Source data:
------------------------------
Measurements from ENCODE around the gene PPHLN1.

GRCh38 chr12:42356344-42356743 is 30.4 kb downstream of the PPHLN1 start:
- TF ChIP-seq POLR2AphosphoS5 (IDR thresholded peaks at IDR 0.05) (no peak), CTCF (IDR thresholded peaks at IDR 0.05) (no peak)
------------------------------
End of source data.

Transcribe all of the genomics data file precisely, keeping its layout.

Measurements from ENCODE around the gene PPHLN1.

GRCh38 chr12:42356344-42356743 is 30.4 kb downstream of the PPHLN1 start:
- TF ChIP-seq POLR2AphosphoS5 (IDR thresholded peaks at IDR 0.05) (no peak), CTCF (IDR thresholded peaks at IDR 0.05) (no peak)